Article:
Please tell us about the
most recent diverse book you published.
I’m still at the very early stages of building my list, but I was fortunate enough to edit two books with diverse characters recently:
The Fantastic Body is a nonfiction, illustrated guide to the human body for kids. Because the book would be so heavily illustrated, we wanted the children depicted to be multifaceted and diverse. The book is nonfiction and prescriptive, so the text doesn’t actually address race in a direct way. It’s important to address serious issues of race, culture, and identity in diverse books, but it’s also important to show that children are children, no matter their background, and that there are more things that unite them than divide them. I firmly believe in publishing books featuring diverse characters without making race the main issue, so I’m proud of that book.
I was also the developmental editor for a middle grade series of novels called Shred Girls. The first book, Lindsay’s Joyride, is about young girls who befriend each other through their shared love of BMX. What I loved about the book was how multifaceted every main character was. Lindsay likes comic books, but she also, it turned out, loves riding bikes. And she likes many other things: her new friends. Her Mexican grandmother’s cooking. The cute boy who rides at the same park. Kombucha. Mariana Pajón, Colombian cyclist and two-time Olympic gold medalist and BMX World Champion. No one thing defined her, nor any other character. While Lindsay is Latina and proud, her heritage informs the novel but isn’t its sole focus.
What is one factor holding you back from publishing more diverse books OR what’s the biggest challenge for publishing companies who want to feature more diverse titles?
One challenge for publishing companies is that they simply don’t have as much access to diverse perspectives. Because the industry has largely been homogenous, it isn’t always easy to be exposed to different views or frames of reference. The business has made leaps and bounds when it comes to creating a more diverse workforce, but the fact remains that publishing professionals don’t always reflect the audiences they serve. Having fewer people of color in the industry is a factor in the number of diverse books that exist, as people naturally gravitate toward stories that reflect their own experiences. They acquire books that speak to their lives. And say an editor wanted to acquire a book about a person of color—editing cross-culturally brings a host of factors to consider: Can they represent the author’s vision authentically and sensitively? Will they be able to edit the book authoritatively, and understand the nuances of the characters’ voices, perspectives, lives? Opening the doors to publishing professionals of color as well as authors and illustrators is valuable. It adds textures to the books we produce, and helps all of us be more thoughtful, sensitive, and authentic.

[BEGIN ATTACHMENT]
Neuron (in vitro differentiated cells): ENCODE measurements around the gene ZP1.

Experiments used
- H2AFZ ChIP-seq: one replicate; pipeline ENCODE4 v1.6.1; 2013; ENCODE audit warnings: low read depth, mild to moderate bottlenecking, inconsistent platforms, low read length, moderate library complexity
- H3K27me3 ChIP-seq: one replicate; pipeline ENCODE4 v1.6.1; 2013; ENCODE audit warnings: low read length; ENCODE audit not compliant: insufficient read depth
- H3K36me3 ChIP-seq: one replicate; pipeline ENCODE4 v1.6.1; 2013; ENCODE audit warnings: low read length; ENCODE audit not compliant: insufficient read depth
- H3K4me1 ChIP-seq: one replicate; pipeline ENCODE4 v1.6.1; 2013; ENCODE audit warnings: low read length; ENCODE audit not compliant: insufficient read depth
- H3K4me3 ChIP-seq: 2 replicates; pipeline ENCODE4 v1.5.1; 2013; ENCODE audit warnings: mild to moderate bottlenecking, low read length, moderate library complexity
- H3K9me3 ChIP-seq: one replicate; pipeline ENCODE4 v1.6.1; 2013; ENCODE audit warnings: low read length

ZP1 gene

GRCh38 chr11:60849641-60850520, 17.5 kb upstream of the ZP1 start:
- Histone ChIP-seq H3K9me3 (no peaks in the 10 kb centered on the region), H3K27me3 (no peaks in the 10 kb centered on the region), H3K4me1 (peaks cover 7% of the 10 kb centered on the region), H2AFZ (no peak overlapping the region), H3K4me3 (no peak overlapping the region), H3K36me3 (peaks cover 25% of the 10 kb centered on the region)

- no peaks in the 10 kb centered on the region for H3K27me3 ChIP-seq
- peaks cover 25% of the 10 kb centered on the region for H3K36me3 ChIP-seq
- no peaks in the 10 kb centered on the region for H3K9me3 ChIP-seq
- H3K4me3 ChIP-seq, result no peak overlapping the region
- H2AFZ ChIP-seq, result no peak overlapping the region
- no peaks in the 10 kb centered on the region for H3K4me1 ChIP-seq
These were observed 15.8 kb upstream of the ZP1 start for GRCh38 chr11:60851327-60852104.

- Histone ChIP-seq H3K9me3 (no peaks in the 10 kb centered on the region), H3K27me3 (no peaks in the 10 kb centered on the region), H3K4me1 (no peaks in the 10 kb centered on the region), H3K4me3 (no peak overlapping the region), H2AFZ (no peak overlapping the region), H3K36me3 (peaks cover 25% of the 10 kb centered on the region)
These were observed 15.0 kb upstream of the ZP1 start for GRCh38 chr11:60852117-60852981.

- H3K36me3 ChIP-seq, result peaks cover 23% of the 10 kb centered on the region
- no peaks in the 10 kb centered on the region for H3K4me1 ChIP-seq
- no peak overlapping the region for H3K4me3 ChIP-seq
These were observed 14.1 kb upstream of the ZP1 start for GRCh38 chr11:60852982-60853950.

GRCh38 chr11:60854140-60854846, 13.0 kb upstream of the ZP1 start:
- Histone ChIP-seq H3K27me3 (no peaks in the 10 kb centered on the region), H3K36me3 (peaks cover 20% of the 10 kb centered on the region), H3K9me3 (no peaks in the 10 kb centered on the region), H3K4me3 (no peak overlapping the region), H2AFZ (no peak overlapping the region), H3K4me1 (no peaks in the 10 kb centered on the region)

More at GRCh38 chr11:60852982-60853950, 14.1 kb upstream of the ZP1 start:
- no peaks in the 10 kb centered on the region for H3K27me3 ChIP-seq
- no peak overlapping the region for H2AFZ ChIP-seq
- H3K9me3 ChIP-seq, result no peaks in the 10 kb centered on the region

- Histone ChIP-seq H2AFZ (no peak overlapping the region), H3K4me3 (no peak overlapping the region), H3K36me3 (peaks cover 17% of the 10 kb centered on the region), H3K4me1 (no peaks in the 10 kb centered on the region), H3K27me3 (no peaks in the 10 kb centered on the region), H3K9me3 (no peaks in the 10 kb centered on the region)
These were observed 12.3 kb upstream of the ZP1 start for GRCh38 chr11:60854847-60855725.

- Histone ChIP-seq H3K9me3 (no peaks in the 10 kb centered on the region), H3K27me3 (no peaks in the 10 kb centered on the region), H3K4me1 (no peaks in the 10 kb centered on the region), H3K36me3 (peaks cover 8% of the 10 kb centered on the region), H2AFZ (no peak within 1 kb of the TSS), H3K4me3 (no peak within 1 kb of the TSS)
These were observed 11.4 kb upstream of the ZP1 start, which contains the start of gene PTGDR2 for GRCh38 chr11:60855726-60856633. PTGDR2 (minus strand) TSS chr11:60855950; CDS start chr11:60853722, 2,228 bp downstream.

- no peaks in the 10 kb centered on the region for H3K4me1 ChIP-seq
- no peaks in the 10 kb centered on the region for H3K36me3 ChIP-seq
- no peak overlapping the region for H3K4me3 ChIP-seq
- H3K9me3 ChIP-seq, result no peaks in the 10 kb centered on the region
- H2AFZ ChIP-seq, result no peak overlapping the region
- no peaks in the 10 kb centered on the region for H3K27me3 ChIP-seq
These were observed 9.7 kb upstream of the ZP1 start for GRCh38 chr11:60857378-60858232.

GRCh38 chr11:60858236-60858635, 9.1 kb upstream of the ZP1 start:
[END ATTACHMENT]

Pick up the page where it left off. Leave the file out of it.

Tell us about your editing process. When you edit cross-culturally, how do you ensure that the book gets a culture with which you might not be as familiar “right”?
I ask a lot of questions. I’d rather ask than assume that I understand something that I don’t know much about. I want to ensure that I understand the story that the author is trying to tell. And know whether the details within the book are coming from their own experiences or from research. If they’re writing from within their own background, then I want to be sure that they are speaking from their own truths, and have trusted readers who can bring their own perspectives to the table. And while authors often have their own readers giving them feedback, I try to consult additional readers with insight on the subject matter to ensure that there is at least a second set of eyes to help us.
If you could receive a manuscript about one culture or subculture that you don’t normally see, what would it be?
It’s difficult for me to distill what I’m looking for. Because I’m at the very early stages of building my list, there are innumerable stories that I want to publish. What I’m looking for across all age ranges and formats are funny, empathic, and empowering stories by and about underrepresented populations.
I admit that as an immigrant from the Philippines, I am eager to find a manuscript that incorporates Filipino culture in an engaging way. Whether that is a contemporary YA about a Filipino American child struggling to reconcile their cultural identity, or a chilling retelling of a Filipino legend, I would dearly love to feature its beauty and complexity. And I’m a huge fan of anything spooky!
I am also eager to find more thoughtful and nuanced depictions of the ways that children and young adults experience mental illness, as well as differently abled children of all stripes. I volunteered at a school for children with neurodevelopmental disorders as a student, and it was an unforgettable experience that I think back on often. It definitely helped me become more patient and emphatic. It’s important to me that the books I publish help children foster empathy, and I always want to expose young readers to the richness and diversity of the human experience.
Trisha de Guzman is an Associate Editor at Farrar, Straus, Giroux Books for Young Readers / Macmillan. She is actively building her list, and is open to a wide range of material ranging from picture books to young adult novels. Before joining FSG, she worked in editorial and subsidiary rights at Rodale Books, where she edited The Fantastic Body by Dr. Howard Bennett, Lindsay’s Joyride (Shred Girls #1) by Molly Hurford, and Runner’s World-branded books. Born in Manila, Philippines, she moved to New York City when she was seven and has lived there ever since.